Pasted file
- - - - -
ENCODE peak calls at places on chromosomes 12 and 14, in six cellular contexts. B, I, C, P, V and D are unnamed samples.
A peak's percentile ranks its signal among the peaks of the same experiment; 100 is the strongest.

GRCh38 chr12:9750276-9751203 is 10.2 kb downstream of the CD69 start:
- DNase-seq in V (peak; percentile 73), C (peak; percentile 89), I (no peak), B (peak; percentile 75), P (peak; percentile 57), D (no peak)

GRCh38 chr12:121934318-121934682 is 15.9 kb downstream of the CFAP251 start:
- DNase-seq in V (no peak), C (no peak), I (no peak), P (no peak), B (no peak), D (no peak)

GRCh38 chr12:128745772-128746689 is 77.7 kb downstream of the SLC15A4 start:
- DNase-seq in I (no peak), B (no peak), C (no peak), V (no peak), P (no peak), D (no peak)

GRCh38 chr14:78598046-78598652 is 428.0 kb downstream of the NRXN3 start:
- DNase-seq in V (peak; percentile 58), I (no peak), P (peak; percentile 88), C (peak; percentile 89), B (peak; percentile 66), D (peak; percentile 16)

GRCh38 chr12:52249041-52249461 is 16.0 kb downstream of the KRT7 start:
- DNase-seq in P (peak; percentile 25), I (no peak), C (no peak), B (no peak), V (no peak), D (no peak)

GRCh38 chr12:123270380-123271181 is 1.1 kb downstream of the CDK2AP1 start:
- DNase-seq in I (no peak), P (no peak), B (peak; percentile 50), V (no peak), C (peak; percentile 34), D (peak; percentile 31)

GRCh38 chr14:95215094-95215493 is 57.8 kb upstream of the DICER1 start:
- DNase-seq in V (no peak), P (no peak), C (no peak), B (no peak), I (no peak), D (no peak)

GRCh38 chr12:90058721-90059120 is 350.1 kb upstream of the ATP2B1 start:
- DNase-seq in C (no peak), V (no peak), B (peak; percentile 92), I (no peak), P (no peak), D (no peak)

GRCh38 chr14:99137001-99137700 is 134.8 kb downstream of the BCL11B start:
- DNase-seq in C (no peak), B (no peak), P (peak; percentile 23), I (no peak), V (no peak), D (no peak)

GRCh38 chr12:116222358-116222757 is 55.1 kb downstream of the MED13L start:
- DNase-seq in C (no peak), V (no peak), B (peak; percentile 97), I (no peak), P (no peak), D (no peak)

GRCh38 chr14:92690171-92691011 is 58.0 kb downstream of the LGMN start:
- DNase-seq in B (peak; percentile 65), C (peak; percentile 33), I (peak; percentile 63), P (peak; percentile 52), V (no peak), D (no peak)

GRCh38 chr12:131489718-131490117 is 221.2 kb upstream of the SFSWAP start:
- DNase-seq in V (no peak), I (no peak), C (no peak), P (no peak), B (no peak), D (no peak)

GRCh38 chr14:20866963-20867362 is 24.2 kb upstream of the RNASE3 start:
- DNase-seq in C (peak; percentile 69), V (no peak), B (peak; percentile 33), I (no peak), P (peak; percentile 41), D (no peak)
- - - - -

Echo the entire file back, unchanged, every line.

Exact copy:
ENCODE peak calls at places on chromosomes 12 and 14, in six cellular contexts. B, I, C, P, V and D are unnamed samples.
A peak's percentile ranks its signal among the peaks of the same experiment; 100 is the strongest.

GRCh38 chr12:9750276-9751203 is 10.2 kb downstream of the CD69 start:
- DNase-seq in V (peak; percentile 73), C (peak; percentile 89), I (no peak), B (peak; percentile 75), P (peak; percentile 57), D (no peak)

GRCh38 chr12:121934318-121934682 is 15.9 kb downstream of the CFAP251 start:
- DNase-seq in V (no peak), C (no peak), I (no peak), P (no peak), B (no peak), D (no peak)

GRCh38 chr12:128745772-128746689 is 77.7 kb downstream of the SLC15A4 start:
- DNase-seq in I (no peak), B (no peak), C (no peak), V (no peak), P (no peak), D (no peak)

GRCh38 chr14:78598046-78598652 is 428.0 kb downstream of the NRXN3 start:
- DNase-seq in V (peak; percentile 58), I (no peak), P (peak; percentile 88), C (peak; percentile 89), B (peak; percentile 66), D (peak; percentile 16)

GRCh38 chr12:52249041-52249461 is 16.0 kb downstream of the KRT7 start:
- DNase-seq in P (peak; percentile 25), I (no peak), C (no peak), B (no peak), V (no peak), D (no peak)

GRCh38 chr12:123270380-123271181 is 1.1 kb downstream of the CDK2AP1 start:
- DNase-seq in I (no peak), P (no peak), B (peak; percentile 50), V (no peak), C (peak; percentile 34), D (peak; percentile 31)

GRCh38 chr14:95215094-95215493 is 57.8 kb upstream of the DICER1 start:
- DNase-seq in V (no peak), P (no peak), C (no peak), B (no peak), I (no peak), D (no peak)

GRCh38 chr12:90058721-90059120 is 350.1 kb upstream of the ATP2B1 start:
- DNase-seq in C (no peak), V (no peak), B (peak; percentile 92), I (no peak), P (no peak), D (no peak)

GRCh38 chr14:99137001-99137700 is 134.8 kb downstream of the BCL11B start:
- DNase-seq in C (no peak), B (no peak), P (peak; percentile 23), I (no peak), V (no peak), D (no peak)

GRCh38 chr12:116222358-116222757 is 55.1 kb downstream of the MED13L start:
- DNase-seq in C (no peak), V (no peak), B (peak; percentile 97), I (no peak), P (no peak), D (no peak)

GRCh38 chr14:92690171-92691011 is 58.0 kb downstream of the LGMN start:
- DNase-seq in B (peak; percentile 65), C (peak; percentile 33), I (peak; percentile 63), P (peak; percentile 52), V (no peak), D (no peak)

GRCh38 chr12:131489718-131490117 is 221.2 kb upstream of the SFSWAP start:
- DNase-seq in V (no peak), I (no peak), C (no peak), P (no peak), B (no peak), D (no peak)

GRCh38 chr14:20866963-20867362 is 24.2 kb upstream of the RNASE3 start:
- DNase-seq in C (peak; percentile 69), V (no peak), B (peak; percentile 33), I (no peak), P (peak; percentile 41), D (no peak)